There’s a downside to returning to pre-COVID-19 hygiene habits — colds and sore throats are back, doctors say
Many things Americans gave up over the course of the COVID-19 pandemic are coming back, from parties and meals out to hugs and movies. Normalcy also has a downside — the return of colds, sore throats and the sniffles
“People are taking off their masks, they’re no longer socially distancing, they’re not washing their hands as much and they’re getting sick again,” said Dr. Aaron Glatt, CEO of Mount Sinai hospital in South Nassau, New York.
Getting back to normal “comes at a price,” said Glatt, who is also a fellow with the Infectious Diseases Society of America.
After a year of almost no colds, no runny noses and no watery eyes, the minor viruses kept in control by COVID-19 restrictions are making a comeback.
Of most importance was influenza, which was at an all-time low this year. The flu season ends in April or May, so it’s not likely to rear up during the summer. But other annoying, though less dangerous viruses, are still out there.
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Not having to deal with commonplace colds and viruses has made this “a remarkable year,” said Dr. Clifford Medina, chief of general medicine at Mount Sinai Medical Center in Miami.
In Atlanta, Dr. Jennifer Shu, a pediatrician and the medical editor of Healthy Children magazine, is seeing an uptick in colds, RSV, rotavirus (which causes vomiting and diarrhea) and strep throat.
“We haven’t had a case of COVID (among our patients) since March 12, but we’re seeing all kinds of run-of-the-mill viruses,” she said. “It’s not more than normal. It’s just a stark contrast from seeing nothing for a year except COVID.”
Common cold, RSV cases on the rise
While not the death threat of COVID, such illnesses still exact a toll on people and society.
“From a public health standpoint, cold and viruses account for a tremendous amount of people not feeling well, missing school, missing work,” said Medina.
On average, adults get two to three colds a year while children get five to seven, according to the Centers for Disease Control and Prevention. Each lasts between five and seven days.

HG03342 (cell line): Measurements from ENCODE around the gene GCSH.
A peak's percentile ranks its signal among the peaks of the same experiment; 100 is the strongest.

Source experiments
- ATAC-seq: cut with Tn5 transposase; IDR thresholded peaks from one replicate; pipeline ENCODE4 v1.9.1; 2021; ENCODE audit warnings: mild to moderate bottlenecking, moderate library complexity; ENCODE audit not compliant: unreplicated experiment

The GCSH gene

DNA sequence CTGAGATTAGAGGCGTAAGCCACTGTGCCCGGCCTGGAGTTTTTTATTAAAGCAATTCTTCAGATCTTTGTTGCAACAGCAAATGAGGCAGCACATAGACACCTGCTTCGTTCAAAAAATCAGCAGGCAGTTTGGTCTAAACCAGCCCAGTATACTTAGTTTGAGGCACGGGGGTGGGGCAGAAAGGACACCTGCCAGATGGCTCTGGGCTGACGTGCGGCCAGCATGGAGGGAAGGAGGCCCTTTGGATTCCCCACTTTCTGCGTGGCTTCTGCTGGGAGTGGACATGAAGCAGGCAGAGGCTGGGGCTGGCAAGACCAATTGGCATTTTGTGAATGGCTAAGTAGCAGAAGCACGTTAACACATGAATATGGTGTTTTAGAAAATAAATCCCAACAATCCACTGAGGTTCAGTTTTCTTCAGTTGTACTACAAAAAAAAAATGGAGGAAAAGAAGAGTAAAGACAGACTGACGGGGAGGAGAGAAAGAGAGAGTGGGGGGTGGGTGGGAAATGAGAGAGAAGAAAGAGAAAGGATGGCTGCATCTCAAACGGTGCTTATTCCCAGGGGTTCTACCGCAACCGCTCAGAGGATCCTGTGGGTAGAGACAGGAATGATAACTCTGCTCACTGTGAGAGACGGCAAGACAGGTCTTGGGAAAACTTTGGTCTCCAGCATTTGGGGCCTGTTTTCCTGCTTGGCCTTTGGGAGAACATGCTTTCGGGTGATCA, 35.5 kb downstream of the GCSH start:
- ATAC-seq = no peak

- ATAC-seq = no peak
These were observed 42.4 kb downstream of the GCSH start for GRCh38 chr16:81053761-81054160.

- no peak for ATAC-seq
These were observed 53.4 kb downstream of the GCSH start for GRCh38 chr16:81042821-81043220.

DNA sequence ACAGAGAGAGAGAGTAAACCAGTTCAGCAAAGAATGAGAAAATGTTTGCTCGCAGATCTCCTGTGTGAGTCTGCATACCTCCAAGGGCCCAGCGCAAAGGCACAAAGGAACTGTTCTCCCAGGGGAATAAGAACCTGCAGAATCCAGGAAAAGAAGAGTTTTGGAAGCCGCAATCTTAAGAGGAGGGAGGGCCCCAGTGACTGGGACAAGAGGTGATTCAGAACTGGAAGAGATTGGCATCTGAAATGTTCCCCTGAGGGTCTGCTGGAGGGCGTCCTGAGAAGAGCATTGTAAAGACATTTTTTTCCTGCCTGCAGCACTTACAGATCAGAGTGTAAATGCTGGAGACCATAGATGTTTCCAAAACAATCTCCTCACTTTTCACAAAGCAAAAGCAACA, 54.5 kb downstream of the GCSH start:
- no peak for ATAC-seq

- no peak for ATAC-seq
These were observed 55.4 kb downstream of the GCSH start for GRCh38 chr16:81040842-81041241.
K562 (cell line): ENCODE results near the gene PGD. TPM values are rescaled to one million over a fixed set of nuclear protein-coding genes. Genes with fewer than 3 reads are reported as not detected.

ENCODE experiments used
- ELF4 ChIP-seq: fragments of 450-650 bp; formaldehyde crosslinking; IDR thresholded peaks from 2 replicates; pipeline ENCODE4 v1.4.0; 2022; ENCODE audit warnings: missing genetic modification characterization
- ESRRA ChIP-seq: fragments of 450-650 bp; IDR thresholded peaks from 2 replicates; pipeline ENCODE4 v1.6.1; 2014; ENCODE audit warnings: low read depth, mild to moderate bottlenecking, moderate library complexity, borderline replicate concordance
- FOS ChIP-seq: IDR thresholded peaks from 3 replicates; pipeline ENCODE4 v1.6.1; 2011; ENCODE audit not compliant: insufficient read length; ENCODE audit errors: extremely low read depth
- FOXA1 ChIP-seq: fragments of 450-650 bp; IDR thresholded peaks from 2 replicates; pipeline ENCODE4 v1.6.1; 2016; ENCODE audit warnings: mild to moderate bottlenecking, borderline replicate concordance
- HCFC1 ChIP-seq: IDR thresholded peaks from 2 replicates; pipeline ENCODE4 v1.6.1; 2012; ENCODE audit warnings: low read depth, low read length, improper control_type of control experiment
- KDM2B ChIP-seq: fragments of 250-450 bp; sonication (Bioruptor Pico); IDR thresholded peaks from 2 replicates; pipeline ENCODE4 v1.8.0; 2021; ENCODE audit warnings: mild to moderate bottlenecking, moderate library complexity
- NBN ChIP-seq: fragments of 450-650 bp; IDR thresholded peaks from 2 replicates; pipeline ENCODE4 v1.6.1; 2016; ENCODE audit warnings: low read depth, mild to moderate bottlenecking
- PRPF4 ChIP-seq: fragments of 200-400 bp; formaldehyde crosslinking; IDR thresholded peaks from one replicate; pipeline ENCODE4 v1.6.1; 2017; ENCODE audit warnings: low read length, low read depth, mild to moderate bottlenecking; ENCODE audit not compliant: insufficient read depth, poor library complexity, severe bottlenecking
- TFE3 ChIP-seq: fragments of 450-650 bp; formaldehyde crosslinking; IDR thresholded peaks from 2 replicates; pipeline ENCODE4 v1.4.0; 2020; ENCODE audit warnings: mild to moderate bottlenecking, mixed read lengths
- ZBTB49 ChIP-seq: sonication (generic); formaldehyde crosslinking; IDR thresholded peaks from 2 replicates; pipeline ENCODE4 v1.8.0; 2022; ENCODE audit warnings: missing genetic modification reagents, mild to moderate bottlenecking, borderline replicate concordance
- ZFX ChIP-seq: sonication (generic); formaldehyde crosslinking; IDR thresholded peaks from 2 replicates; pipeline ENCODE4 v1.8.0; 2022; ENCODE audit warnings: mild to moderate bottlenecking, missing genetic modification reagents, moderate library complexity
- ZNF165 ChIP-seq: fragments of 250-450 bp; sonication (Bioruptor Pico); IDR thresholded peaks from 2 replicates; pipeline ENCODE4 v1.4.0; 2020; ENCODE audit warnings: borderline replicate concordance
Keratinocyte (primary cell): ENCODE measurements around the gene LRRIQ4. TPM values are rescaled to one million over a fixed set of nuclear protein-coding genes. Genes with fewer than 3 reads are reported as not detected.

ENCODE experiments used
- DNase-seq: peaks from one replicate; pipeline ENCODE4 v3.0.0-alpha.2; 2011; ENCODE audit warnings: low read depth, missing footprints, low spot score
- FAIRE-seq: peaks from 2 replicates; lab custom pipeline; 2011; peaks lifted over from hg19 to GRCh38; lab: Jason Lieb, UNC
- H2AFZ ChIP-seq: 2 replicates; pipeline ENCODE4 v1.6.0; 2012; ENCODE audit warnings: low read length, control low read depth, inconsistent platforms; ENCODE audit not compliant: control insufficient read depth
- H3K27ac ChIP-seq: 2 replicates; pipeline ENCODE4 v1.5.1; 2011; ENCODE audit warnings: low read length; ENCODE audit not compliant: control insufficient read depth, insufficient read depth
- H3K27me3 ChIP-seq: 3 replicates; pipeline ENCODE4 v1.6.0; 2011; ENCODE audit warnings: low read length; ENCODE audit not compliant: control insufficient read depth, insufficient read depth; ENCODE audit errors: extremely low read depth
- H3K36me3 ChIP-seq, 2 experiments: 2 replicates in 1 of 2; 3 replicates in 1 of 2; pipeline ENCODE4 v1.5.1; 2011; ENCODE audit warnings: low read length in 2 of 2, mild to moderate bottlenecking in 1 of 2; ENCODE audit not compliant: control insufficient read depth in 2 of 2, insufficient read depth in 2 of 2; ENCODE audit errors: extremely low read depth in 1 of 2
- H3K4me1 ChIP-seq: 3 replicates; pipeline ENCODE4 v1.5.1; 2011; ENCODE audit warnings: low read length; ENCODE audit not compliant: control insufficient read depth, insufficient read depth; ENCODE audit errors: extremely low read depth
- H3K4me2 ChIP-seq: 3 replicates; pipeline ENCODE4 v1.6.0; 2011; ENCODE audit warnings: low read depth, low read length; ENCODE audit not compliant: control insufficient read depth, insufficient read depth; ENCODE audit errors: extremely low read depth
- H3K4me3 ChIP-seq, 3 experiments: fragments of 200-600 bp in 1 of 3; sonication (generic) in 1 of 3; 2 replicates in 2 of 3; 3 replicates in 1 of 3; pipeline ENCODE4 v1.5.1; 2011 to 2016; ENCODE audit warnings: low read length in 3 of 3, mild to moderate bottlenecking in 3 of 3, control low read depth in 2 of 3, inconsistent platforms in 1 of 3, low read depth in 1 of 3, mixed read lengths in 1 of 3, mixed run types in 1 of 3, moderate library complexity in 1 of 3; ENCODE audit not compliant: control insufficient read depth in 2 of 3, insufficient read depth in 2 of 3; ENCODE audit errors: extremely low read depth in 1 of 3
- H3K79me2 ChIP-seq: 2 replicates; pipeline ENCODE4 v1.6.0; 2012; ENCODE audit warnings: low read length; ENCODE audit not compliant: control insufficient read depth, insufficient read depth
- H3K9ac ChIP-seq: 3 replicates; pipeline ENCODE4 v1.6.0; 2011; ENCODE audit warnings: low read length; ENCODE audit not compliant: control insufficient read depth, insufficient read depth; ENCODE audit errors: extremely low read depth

Colds account for 40% of all time lost from jobs and 30% of school absences and, by one estimate, resulted in an economic cost of lost productivity of more than $25 billion, according to the Journal of Occupational and Environmental Medicine.
After 15 months of lows, rates of these vexing viruses are climbing.
Cases of regular coronavirus, which causes the common cold, are up, as are human metapneumovirus, which causes cough, fever, nasal congestion and shortness of breath.
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After hovering below 5% for a year, tests for the common respiratory virus RSV are now approaching 20% positive, according to the CDC, which tracks general viruses via the National Respiratory and Enteric Virus Surveillance System.
That’s not a surprise to Dr. Tuhina Joseph, pediatric infectious disease attending, at Tufts University School of Medicine.
“Some cold viruses are a little hardier than COVID-19, they last longer on surfaces,” she said. Not being careful about hand-washing or touching the face with hands means they have more chance of jumping to new hosts, he said.
‘Stay home when you’re sick’
Americans may want to put COVID-19 behind them, but the practices put into place during the worst of the pandemic could keep us all healthier, doctors say.
“So many people I know say they’re never going to shake hands with anybody ever again,” said Shu.
The level of colds coming out of schools and daycare may go down because hygiene is now top-of-mind for everyone.
“They’re cleaning surfaces a lot more than they used to and a lot of places have new ventilation systems, which are also great for keeping viruses down,” she said.
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Going forward, Americans would do well to continue practicing the things learned during COVID-19. That doesn’t mean washing down groceries, or never seeing friends or loved ones. But a little care makes a big difference, experts say.
“Stay home when you get sick. Do a good job when washing your hands. Physically distance if you’re indoors where you think you might be around sick people,” said Dr. Timothy Brewer,a professor of epidemiology at the UCLA Fielding School of Public Health and Medicine in Los Angeles.
“These are things that will keep you and your family healthier,” he said.
In South San Francisco, Mary Murphy said she welcomes a return to a more normal existence, but after more than 14 months without a single cold, sore throat or flu symptom in her house, she’s not going back to her old ways.
From now on, she said, “Our family will always travel with a mask and hand-sanitizing wipes in our cars and we will be more cognizant of germ-infested areas like ATM keypads and shopping cart handles.”